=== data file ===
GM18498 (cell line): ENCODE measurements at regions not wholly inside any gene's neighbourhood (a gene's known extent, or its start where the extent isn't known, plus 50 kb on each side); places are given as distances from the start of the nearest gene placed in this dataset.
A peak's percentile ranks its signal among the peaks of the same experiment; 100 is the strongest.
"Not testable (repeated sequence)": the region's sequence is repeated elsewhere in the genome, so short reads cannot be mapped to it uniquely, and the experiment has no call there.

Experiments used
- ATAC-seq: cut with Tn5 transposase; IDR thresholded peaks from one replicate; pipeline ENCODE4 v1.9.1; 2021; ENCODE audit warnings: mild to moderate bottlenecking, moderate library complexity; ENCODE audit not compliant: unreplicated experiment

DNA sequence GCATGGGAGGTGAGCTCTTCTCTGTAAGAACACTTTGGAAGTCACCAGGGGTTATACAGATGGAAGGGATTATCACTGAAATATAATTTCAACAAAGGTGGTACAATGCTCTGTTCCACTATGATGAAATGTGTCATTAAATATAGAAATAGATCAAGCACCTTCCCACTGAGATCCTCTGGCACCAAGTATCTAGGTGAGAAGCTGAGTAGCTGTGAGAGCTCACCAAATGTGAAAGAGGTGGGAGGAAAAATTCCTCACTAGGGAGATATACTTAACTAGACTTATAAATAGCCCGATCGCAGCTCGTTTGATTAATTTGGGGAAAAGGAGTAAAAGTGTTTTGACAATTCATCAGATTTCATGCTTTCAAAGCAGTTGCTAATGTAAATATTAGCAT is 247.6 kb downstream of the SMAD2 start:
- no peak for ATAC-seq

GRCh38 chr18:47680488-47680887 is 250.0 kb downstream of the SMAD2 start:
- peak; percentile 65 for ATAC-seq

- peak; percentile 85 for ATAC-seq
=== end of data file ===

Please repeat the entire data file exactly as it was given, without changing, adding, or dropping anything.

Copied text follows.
GM18498 (cell line): ENCODE measurements at regions not wholly inside any gene's neighbourhood (a gene's known extent, or its start where the extent isn't known, plus 50 kb on each side); places are given as distances from the start of the nearest gene placed in this dataset.
A peak's percentile ranks its signal among the peaks of the same experiment; 100 is the strongest.
"Not testable (repeated sequence)": the region's sequence is repeated elsewhere in the genome, so short reads cannot be mapped to it uniquely, and the experiment has no call there.

Experiments used
- ATAC-seq: cut with Tn5 transposase; IDR thresholded peaks from one replicate; pipeline ENCODE4 v1.9.1; 2021; ENCODE audit warnings: mild to moderate bottlenecking, moderate library complexity; ENCODE audit not compliant: unreplicated experiment

DNA sequence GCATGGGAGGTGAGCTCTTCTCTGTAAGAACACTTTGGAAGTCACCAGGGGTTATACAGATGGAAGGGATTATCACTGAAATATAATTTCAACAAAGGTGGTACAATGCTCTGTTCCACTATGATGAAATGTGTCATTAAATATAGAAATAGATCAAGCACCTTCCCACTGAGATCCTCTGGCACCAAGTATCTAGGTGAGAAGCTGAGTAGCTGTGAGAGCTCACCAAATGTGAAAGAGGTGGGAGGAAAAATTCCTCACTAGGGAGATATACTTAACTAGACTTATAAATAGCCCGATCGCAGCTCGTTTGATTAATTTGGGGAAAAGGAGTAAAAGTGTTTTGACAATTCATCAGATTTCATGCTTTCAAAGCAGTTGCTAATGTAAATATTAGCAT is 247.6 kb downstream of the SMAD2 start:
- no peak for ATAC-seq

GRCh38 chr18:47680488-47680887 is 250.0 kb downstream of the SMAD2 start:
- peak; percentile 65 for ATAC-seq

- peak; percentile 85 for ATAC-seq